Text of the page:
Wednesday December 29, 2021 | VICTORIA, BC [Updated Dec 29, 2021 at 6:55 pm & with SD62 comment added Dec 30, 2021; further SD62 notes added Jan 1, 2022]
by Mary P Brooke | Island Social Trends
Today Education Minister Jennifer Whiteside joined Provincial Health Officer Dr Bonnie Henry and Health Minister Adrian Dix to announce that K-12 students will have a phased return to class in January 2022 after winter break.
Teachers will be back in class January 3 and 4, along with children of essential workers (e.g. teachers, health-care workers, and others) and children with special needs. All other students are to return to school on Monday January 10.
The week of January 3 is to be used by teachers and administration to adapt to the latest version of health and safety guidance (updates to public health orders and K12 COVID guidelines); school districts will be communicating out to families about how this process will work.
Many of the changes are back to what was used earlier in the pandemic, e.g. spacing between people, wearing masks in classrooms, staggering arrival/dismissal and recess, etc.
Cleaning of surfaces will still be once a day as it already has been in 2021-2022 (not twice a day as was the case earlier in the pandemic).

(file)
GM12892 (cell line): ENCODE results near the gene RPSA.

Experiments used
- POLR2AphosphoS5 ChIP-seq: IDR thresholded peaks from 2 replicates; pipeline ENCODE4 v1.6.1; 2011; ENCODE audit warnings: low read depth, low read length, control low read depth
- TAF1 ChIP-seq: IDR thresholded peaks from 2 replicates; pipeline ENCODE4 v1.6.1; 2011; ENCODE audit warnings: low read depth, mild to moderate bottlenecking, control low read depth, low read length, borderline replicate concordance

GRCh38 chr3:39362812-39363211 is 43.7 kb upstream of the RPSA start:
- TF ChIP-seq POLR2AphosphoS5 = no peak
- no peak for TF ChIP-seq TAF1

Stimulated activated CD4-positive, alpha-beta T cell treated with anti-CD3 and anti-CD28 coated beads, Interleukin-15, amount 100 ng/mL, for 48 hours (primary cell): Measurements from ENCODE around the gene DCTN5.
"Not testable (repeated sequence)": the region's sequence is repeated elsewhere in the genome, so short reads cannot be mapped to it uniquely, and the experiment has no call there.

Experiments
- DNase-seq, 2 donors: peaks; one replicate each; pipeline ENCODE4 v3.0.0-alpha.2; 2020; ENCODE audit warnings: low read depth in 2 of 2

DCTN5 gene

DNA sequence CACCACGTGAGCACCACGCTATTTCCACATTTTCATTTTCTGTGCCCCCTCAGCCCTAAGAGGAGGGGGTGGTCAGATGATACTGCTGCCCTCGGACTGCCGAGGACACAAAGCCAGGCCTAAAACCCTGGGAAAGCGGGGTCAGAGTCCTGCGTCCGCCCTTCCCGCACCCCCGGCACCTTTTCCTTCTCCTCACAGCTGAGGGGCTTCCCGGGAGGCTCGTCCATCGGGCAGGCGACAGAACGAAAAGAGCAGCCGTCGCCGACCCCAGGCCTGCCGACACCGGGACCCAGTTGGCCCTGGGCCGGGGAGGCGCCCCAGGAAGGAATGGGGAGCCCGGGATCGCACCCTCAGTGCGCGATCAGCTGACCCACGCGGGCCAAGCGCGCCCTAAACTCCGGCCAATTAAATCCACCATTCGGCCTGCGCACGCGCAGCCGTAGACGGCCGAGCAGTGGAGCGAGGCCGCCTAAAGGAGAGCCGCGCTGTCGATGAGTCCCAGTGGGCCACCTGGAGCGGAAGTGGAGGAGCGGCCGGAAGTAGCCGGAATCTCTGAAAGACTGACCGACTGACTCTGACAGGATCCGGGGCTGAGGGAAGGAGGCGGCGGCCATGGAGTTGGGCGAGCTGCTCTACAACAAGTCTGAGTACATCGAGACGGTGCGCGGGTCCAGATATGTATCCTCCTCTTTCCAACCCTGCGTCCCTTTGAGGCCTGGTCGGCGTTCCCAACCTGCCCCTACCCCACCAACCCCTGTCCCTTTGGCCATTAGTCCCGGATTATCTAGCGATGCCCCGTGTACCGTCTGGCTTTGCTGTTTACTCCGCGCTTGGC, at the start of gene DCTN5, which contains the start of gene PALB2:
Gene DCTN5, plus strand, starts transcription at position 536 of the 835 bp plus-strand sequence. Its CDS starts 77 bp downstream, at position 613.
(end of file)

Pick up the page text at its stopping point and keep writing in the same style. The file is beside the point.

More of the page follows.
Enhanced safety measures:
K-12 public and independent schools must implement enhanced safety measures, such as:
- Implement strategies that prevent crowding during class transition times.
- Hold school gatherings and events (e.g., assemblies, etc.) virtually. If they must be in-person, limit the number of people to no more than 50% operating capacity.
- Hold staff-only gatherings (e.g., meetings, professional development activities) virtually whenever possible.
- Limit visitors to those who are supporting activities that directly benefit student learning and well-being (e.g., teacher candidates, immunizers, meal program volunteers, etc.).
- Pause extracurricular sports tournaments.
Best learning in classrooms:
Dr Henry emphasized that this is not a return to remote learning. She has held a priority throughout the pandemic to keep in-class learning possible.
Continuity plans will be developed by teachers and school administration amidst increased absenteeism (as staff with COVID will need to stay home).
The guidelines build on existing protocols that have succeeded in minimizing the spread of the virus in schools, such as:
- Encouraging everyone who is eligible to get fully vaccinated.
- Using available space to spread out and to respect personal space.
- Wearing masks in accordance with Provincial Health Officer Order on Face Coverings:
- Cleaning hands regularly.
- Cleaning and disinfecting all surfaces at least once a day.
The school district for the west shore area of Vancouver Island (Sooke School District SD62) has adhered to public health protocols throughout the pandemic. Some ventilation improvements have been made across their 26 SD62 schools since last year (some of that with the one-time federal education support grants for COVID-related needs).